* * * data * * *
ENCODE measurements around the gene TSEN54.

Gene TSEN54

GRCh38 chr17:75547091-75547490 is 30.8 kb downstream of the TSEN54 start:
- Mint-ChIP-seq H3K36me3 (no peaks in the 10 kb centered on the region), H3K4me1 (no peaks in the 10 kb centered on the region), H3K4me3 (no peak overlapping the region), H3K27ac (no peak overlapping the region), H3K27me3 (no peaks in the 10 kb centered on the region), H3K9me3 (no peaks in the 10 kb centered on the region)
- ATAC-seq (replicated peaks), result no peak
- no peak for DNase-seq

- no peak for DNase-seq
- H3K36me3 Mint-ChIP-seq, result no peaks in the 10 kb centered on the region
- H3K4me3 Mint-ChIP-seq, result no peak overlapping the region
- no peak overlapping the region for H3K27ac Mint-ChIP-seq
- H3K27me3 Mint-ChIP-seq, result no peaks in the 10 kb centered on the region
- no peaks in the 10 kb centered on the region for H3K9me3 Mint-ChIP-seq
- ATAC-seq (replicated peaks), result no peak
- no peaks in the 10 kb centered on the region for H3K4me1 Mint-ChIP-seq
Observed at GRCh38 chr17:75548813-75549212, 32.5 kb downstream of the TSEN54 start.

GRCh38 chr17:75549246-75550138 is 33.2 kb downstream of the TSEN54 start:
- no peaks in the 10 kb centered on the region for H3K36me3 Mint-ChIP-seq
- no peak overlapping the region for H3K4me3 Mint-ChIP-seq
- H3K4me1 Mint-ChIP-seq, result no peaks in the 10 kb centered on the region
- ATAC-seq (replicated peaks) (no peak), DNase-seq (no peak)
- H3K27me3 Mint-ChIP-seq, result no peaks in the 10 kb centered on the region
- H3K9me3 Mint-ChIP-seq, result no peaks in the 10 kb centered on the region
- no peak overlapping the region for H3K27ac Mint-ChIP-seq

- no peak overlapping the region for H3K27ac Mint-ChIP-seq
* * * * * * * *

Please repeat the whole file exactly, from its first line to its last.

ENCODE measurements around the gene TSEN54.

Gene TSEN54

GRCh38 chr17:75547091-75547490 is 30.8 kb downstream of the TSEN54 start:
- Mint-ChIP-seq H3K36me3 (no peaks in the 10 kb centered on the region), H3K4me1 (no peaks in the 10 kb centered on the region), H3K4me3 (no peak overlapping the region), H3K27ac (no peak overlapping the region), H3K27me3 (no peaks in the 10 kb centered on the region), H3K9me3 (no peaks in the 10 kb centered on the region)
- ATAC-seq (replicated peaks), result no peak
- no peak for DNase-seq

- no peak for DNase-seq
- H3K36me3 Mint-ChIP-seq, result no peaks in the 10 kb centered on the region
- H3K4me3 Mint-ChIP-seq, result no peak overlapping the region
- no peak overlapping the region for H3K27ac Mint-ChIP-seq
- H3K27me3 Mint-ChIP-seq, result no peaks in the 10 kb centered on the region
- no peaks in the 10 kb centered on the region for H3K9me3 Mint-ChIP-seq
- ATAC-seq (replicated peaks), result no peak
- no peaks in the 10 kb centered on the region for H3K4me1 Mint-ChIP-seq
Observed at GRCh38 chr17:75548813-75549212, 32.5 kb downstream of the TSEN54 start.

GRCh38 chr17:75549246-75550138 is 33.2 kb downstream of the TSEN54 start:
- no peaks in the 10 kb centered on the region for H3K36me3 Mint-ChIP-seq
- no peak overlapping the region for H3K4me3 Mint-ChIP-seq
- H3K4me1 Mint-ChIP-seq, result no peaks in the 10 kb centered on the region
- ATAC-seq (replicated peaks) (no peak), DNase-seq (no peak)
- H3K27me3 Mint-ChIP-seq, result no peaks in the 10 kb centered on the region
- H3K9me3 Mint-ChIP-seq, result no peaks in the 10 kb centered on the region
- no peak overlapping the region for H3K27ac Mint-ChIP-seq

- no peak overlapping the region for H3K27ac Mint-ChIP-seq